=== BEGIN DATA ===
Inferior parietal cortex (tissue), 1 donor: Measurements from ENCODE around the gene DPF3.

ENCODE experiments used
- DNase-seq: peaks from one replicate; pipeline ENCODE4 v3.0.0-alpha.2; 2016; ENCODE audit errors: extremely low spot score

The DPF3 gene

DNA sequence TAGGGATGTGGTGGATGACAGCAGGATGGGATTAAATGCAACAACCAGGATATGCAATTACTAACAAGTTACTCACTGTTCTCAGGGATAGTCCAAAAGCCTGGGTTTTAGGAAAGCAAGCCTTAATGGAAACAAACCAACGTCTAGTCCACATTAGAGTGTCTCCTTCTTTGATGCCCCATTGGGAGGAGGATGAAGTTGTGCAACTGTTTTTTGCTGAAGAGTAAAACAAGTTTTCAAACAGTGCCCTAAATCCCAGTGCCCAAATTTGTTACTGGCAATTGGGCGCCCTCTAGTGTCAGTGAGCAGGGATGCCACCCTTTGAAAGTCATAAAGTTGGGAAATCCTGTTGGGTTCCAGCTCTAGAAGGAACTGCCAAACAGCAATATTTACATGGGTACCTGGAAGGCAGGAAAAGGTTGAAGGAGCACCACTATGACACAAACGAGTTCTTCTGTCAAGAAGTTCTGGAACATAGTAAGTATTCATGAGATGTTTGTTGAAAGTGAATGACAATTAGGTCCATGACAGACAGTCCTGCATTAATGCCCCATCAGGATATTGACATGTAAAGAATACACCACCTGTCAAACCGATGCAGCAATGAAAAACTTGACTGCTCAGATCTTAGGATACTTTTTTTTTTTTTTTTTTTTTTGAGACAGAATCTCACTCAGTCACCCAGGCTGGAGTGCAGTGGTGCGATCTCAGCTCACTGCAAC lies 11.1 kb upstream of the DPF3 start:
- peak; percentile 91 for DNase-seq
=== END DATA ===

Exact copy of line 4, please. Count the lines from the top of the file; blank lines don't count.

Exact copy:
The DPF3 gene